Jimmy Lai’s trial on national-security charges began Monday in Hong Kong under a heavy police presence. You’d think he was the leader of Hamas rather than a former newspaper owner. But in the three years that he’s spent waiting for his day in court, the trial has become something the authorities never anticipated: a global stage for Jimmy’s witness for freedom.
This witness includes his stand for free speech, as he watched an alleged world finance center seize his publication, Apple Daily, without a court order or judgment. It includes his role as a champion for the economic liberty that turned Hong Kong into the most prosperous Chinese society the world has known. And it includes his argument that Hong Kong’s people are as worthy of democracy as any.
While the stop-oil view was popular at Dubai, there were enough adults in the room to keep the conference from committing to it. “There is no science out there, or no scenario out there, that says that the phaseout of fossil fuel is what’s going to achieve 1.5 C” (the Paris Agreement’s proposed limit on 21st-century temperature increases), said conference president Ahmed al Jaber, “unless you want to take the world back into caves.” Saudi Energy Minister Abdulaziz bin Salman dared countries to try to choke off the oil supply: “Let them do that themselves. And we will see how much they can deliver.”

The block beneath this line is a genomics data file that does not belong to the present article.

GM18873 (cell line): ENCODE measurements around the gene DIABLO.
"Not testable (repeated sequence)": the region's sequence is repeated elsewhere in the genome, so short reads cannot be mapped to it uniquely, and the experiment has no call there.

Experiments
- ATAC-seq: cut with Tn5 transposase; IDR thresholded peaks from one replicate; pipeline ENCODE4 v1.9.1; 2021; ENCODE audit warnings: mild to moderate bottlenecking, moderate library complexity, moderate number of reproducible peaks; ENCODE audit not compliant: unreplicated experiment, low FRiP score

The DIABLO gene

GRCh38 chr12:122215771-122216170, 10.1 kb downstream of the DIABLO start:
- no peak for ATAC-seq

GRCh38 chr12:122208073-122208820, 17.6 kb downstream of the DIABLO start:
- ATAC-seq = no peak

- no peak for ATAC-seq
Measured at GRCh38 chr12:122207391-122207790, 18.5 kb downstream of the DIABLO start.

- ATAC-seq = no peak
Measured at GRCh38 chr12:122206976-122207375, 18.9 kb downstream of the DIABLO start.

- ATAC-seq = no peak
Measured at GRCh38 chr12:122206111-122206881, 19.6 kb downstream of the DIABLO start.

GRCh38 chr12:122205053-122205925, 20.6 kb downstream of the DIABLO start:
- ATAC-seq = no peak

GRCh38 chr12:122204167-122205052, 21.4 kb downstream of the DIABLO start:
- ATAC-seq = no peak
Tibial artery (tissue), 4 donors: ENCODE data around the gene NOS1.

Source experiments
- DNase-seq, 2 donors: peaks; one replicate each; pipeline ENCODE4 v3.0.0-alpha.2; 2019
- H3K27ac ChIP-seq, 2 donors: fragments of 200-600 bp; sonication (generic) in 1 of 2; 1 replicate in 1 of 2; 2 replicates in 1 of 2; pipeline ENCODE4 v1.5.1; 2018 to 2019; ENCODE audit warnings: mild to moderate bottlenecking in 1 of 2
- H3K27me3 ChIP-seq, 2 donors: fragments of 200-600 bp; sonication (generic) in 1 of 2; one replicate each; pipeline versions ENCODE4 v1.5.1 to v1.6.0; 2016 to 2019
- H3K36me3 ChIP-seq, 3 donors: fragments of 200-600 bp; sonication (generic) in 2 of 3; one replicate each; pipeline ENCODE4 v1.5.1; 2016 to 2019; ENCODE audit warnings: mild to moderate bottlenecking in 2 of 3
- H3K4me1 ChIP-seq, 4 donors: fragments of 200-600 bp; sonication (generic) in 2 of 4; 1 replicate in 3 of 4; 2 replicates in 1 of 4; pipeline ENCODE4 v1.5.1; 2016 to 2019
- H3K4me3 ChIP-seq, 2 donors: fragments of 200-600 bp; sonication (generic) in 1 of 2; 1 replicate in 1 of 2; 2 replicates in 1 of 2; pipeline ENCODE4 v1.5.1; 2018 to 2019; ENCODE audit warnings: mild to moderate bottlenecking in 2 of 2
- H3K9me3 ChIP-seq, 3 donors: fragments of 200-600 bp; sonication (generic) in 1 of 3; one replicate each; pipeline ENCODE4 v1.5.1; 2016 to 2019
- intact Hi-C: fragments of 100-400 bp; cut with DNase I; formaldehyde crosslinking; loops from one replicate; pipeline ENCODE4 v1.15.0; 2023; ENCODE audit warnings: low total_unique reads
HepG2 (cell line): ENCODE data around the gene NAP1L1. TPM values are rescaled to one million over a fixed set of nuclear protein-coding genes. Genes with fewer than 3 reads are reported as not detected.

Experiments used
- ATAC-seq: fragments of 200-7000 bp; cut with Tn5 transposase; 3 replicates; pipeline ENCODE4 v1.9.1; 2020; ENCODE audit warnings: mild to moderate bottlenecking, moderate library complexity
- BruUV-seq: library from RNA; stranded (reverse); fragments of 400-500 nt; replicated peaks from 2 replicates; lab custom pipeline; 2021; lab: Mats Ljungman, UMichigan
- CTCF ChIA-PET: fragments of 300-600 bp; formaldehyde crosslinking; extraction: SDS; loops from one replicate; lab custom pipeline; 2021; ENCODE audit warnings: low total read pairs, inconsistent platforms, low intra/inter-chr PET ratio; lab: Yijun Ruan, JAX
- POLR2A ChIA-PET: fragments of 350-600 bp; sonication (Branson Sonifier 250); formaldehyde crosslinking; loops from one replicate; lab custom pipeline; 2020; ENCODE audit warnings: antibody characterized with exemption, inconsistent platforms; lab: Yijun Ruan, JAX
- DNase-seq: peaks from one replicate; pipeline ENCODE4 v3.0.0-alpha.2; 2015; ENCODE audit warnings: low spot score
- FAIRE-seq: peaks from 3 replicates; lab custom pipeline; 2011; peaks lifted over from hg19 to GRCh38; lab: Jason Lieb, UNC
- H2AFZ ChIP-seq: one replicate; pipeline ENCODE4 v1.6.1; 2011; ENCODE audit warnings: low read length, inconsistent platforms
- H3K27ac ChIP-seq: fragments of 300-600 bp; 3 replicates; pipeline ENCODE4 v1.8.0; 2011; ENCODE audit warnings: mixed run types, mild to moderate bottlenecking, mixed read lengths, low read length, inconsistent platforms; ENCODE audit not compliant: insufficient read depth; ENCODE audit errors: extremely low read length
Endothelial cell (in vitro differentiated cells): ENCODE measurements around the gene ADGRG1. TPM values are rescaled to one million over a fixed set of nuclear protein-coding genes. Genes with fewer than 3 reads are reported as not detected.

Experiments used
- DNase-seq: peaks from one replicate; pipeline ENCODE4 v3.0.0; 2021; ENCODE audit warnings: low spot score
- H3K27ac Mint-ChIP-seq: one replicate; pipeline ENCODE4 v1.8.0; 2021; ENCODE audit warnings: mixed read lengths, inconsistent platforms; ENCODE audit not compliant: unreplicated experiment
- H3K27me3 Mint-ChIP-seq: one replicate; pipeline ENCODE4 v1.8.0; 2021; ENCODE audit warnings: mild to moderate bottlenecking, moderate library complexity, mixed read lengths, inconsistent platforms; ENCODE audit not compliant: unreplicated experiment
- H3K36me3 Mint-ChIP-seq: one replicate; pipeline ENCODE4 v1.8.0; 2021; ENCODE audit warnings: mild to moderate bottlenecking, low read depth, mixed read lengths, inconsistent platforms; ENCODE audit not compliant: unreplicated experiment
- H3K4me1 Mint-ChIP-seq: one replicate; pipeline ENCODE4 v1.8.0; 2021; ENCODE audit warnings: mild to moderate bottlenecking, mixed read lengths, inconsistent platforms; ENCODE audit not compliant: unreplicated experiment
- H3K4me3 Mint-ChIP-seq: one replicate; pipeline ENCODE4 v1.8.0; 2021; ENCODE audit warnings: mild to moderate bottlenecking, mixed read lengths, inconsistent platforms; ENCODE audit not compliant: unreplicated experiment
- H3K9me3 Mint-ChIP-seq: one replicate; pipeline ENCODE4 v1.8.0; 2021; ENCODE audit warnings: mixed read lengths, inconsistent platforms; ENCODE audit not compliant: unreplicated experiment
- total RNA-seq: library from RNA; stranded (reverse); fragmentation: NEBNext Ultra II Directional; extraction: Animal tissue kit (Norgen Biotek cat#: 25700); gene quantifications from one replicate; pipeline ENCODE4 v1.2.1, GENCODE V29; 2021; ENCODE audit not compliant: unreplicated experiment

Vance Ginn decries the weaponization of antitrust. [DBx: One correction, though: Antitrust statutes were not enacted for a “noble purpose.” They were enacted as measures to protect politically influential producers from the competition of more-efficient rivals.]
Is anybody left in Washington who will speak up for free trade? Nearly four years after Britain left the European Union and sought a trade deal with the U.S., the Biden Administration has put even an incremental trade pact with the United Kingdom on ice at least through the 2024 election. What a way to treat one of America’s closest and most stalwart allies.
One hope for President Biden was that he’d be better than Mr. Trump on trade, but three years later his record is hardly distinguishable from his predecessor’s, and that’s no compliment to Mr. Trump.